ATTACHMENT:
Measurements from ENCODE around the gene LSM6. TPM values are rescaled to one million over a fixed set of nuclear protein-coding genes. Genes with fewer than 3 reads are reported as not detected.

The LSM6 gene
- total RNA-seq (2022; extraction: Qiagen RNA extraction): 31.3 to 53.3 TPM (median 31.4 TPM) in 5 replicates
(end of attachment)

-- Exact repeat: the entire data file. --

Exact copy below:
Measurements from ENCODE around the gene LSM6. TPM values are rescaled to one million over a fixed set of nuclear protein-coding genes. Genes with fewer than 3 reads are reported as not detected.

The LSM6 gene
- total RNA-seq (2022; extraction: Qiagen RNA extraction): 31.3 to 53.3 TPM (median 31.4 TPM) in 5 replicates